The following session focussed upon viewing places, including cities, as creatures, not things. Asking ‘who is this?’ and not ‘what is this?’, and designing for non-humans (e.g., dogs and cats). I must admit to an eye roll at this point. More resonant arguments for me included designing by omission and stepping back and giving room to those who have been ignored (including non-humans). There was an excellent panel discussion about designing for neurodiversity, an up-and-coming area of urban design. If you’re interested, Karolina Wiktor is establishing a foundation to explore this further.
The discussion moved on to the importance of useful spaces. In the past ‘useless’ spaces were allowed (think underpasses), but now and into the future all spaces need to be useful. Can past useless spaces become places where people can make meaningful social connections (e.g., skate parks, parks, play areas)? Traditionally, this has been achieved through public spaces, but public spaces are under threat and there are consequences to this that include a reduction in places for people to gather, demonstrate, protest and exercise democracy.
I was really pleased to meet Siân Moxon from the Rewild my Street project. This labour of love provides guidance for encouraging wildlife through adapting homes, gardens and streets to “stop cities going grey”. I was surprised to learn that there isn’t much research n gardens. The potential downside, of course, is ‘green gentrification’, where successful urban rewilding outprices incumbent communities and there is a loss of equity of access.
This was followed by an excellent series of presentations of ‘on the ground’ urban interventions. There was the repurposing of a disused German airport into community gardens that incorporated some pretty impressive citizen science through collaboration with local universities. We also heard from artist Radu Dumbrava, who spoke about murals for improving wellbeing. Interestingly, when asked about graffiti he advocated for murals to be professionally commissioned. There was also a microhub and cargo bike scheme that addressed the problem of ‘the last mile’ in a low-pollution, low-congestion way. I was interested to hear that over the last 25 years goods have moved from being delivered almost exclusively to businesses using in-house delivery services to being delivered to residences and businesses using 3rd party couriers. Finally, there was the excellent model of participatory budget setting from Rennes, France, where communities (inhabitants, associations, collectives) propose, debate and vote on projects. An impressive 5% of the annual budget (3.5M Euros every year) is set aside to fund the projects. In its 6th year, the latest round had 415 contributions, 230 participants and 108 projects put to a vote. One funded project is currently seeking (via petition) an EU decision on the dignified treatment of migrants in Europe.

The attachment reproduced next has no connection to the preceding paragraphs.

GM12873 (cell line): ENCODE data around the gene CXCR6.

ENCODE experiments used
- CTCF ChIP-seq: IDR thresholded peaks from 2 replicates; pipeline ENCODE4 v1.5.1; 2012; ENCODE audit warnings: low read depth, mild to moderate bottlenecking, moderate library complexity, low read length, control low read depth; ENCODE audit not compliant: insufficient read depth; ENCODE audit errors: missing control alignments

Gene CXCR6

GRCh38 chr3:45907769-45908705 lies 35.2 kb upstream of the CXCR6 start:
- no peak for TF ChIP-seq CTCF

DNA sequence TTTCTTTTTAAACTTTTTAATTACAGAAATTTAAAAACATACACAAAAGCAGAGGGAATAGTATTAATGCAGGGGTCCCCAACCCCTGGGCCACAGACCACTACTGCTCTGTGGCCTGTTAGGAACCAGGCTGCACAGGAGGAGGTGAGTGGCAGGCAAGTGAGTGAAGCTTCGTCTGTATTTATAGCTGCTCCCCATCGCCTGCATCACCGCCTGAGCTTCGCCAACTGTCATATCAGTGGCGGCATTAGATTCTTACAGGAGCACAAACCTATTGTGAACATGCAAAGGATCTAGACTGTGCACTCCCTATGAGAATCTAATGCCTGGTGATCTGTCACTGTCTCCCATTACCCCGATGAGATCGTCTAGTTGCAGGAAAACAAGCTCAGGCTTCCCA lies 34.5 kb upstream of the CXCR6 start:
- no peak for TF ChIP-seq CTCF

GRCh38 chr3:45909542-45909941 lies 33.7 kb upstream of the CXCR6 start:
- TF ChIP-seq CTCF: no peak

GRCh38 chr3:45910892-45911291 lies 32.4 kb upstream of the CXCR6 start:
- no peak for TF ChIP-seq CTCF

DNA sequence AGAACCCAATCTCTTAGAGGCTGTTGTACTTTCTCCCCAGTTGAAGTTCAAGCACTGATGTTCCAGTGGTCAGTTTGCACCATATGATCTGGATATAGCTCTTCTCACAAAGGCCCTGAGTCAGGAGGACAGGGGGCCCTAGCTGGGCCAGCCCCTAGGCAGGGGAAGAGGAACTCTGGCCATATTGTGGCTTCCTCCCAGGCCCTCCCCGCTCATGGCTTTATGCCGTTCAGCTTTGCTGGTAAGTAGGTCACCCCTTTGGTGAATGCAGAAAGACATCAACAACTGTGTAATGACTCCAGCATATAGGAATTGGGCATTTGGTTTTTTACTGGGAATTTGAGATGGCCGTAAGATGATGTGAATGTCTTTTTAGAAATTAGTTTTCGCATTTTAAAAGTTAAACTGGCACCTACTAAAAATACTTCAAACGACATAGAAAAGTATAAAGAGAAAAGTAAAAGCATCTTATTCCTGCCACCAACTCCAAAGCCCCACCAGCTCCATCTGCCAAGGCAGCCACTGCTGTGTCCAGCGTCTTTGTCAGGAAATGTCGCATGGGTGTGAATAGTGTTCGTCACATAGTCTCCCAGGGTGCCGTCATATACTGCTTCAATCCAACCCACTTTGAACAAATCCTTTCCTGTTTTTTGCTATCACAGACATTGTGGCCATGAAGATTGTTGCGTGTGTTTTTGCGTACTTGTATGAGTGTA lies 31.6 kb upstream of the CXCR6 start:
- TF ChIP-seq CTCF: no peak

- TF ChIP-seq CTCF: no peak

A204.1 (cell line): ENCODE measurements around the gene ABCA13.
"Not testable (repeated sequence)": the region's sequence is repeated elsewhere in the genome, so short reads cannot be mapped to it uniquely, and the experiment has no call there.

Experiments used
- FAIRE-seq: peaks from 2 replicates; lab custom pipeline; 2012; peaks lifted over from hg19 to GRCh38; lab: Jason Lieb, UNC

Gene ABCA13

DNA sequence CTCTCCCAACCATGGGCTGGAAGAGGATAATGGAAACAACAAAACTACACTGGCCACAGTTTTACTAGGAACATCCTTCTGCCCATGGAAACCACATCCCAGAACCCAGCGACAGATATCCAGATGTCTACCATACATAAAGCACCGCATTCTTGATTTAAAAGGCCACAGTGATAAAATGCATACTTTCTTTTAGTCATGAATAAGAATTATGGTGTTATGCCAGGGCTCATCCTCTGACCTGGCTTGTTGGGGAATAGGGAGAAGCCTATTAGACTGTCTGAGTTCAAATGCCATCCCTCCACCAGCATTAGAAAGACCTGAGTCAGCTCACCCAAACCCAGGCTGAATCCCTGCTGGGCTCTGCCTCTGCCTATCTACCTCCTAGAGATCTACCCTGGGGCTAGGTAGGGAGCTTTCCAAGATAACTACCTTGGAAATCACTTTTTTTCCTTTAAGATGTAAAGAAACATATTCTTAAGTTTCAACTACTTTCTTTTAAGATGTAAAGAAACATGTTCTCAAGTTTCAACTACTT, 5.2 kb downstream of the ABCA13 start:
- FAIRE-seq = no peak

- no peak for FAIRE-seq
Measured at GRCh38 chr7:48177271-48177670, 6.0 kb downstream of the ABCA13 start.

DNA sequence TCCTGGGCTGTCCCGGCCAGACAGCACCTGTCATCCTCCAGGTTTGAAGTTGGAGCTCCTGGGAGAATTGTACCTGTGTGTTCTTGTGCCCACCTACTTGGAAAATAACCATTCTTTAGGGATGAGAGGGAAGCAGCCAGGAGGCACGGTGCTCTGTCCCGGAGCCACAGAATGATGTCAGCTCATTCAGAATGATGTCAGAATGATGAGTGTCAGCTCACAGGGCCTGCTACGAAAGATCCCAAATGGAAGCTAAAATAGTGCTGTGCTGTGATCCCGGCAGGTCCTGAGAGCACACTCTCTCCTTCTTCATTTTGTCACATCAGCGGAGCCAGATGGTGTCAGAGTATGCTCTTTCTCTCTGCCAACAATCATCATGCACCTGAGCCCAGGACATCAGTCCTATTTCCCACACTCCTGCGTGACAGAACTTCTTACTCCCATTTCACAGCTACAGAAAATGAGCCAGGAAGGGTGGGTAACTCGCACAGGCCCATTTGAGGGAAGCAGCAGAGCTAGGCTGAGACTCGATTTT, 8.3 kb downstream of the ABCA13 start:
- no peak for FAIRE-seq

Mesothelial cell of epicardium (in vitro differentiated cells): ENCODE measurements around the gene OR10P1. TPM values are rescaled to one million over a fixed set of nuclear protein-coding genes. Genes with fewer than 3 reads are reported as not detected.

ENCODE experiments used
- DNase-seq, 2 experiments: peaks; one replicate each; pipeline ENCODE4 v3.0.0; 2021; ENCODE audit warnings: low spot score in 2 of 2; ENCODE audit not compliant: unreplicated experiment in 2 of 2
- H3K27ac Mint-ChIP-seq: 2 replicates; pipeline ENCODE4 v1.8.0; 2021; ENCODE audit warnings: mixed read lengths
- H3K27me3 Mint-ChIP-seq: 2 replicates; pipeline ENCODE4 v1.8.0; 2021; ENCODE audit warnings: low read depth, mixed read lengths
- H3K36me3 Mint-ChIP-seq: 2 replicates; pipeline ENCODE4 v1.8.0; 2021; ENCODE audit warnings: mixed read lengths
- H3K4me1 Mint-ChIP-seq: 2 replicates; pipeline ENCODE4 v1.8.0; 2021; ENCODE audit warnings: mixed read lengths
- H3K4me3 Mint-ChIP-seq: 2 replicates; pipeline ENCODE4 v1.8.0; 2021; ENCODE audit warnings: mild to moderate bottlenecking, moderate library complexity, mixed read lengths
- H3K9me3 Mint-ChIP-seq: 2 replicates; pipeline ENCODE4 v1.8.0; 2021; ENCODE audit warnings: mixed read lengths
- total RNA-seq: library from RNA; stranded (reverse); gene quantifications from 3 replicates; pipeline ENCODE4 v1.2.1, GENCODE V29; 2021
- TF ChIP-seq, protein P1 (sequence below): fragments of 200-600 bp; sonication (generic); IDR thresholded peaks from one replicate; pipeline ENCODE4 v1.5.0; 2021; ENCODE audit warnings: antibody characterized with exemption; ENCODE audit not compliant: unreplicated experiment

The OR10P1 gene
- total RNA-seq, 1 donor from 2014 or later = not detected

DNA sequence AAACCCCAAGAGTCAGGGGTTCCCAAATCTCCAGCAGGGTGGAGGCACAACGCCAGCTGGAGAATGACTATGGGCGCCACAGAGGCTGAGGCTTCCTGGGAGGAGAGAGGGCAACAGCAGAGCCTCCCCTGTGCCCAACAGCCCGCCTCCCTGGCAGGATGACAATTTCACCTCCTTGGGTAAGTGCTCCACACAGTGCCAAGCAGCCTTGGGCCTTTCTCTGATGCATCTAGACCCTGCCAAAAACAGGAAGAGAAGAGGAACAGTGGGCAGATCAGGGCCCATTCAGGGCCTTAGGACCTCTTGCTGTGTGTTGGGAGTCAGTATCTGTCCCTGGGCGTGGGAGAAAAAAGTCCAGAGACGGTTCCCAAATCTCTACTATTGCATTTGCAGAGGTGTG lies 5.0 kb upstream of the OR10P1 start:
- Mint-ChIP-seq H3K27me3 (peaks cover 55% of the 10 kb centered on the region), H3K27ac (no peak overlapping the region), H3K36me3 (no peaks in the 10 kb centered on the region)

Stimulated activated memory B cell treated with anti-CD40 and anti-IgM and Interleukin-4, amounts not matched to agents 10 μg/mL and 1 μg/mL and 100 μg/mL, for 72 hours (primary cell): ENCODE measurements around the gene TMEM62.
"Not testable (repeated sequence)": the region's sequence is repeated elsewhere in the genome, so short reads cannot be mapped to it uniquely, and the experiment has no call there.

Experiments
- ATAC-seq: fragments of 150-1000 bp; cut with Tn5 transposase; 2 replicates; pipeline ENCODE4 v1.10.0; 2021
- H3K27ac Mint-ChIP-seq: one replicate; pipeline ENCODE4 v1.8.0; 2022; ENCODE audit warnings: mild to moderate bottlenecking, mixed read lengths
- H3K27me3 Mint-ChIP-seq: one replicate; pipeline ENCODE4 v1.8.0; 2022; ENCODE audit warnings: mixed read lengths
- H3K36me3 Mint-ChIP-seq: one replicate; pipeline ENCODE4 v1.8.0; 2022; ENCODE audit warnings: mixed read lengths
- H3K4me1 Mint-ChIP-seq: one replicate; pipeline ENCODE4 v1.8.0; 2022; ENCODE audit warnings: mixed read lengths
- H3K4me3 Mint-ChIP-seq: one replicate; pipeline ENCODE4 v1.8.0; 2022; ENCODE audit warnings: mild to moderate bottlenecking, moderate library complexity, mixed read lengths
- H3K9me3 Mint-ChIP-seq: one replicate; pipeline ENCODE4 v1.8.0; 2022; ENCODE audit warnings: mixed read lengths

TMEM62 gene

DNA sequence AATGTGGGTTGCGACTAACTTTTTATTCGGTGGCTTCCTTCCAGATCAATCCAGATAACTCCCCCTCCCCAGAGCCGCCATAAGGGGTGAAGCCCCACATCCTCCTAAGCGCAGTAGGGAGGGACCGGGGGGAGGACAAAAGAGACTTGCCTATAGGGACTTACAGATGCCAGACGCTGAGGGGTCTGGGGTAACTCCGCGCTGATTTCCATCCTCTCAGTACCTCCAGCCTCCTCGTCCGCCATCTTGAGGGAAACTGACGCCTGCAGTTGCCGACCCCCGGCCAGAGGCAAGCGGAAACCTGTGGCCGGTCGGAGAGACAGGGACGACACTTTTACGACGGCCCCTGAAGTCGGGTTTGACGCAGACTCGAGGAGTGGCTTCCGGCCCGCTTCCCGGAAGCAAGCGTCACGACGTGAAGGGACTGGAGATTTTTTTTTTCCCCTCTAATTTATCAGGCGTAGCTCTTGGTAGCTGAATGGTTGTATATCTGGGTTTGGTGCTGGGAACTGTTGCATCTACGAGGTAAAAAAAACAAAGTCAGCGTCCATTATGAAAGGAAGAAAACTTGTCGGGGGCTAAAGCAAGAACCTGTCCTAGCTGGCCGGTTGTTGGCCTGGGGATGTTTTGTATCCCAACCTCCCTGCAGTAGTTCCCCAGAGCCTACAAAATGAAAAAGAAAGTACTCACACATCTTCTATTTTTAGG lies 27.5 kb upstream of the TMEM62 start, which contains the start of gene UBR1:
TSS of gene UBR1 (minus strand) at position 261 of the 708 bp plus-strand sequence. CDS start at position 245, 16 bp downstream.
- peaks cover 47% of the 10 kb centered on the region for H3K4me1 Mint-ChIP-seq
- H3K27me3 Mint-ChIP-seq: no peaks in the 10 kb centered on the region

Whilst in Poznań I also had the opportunity to meet with the Poznań University of Technology Departments of Architecture, Transport and Engineering, who are doing some very interesting research on urban design, wellbeing and sustainability. If you would like to know more about the University’s work or about the City Development Forum, drop me a line at email@example.com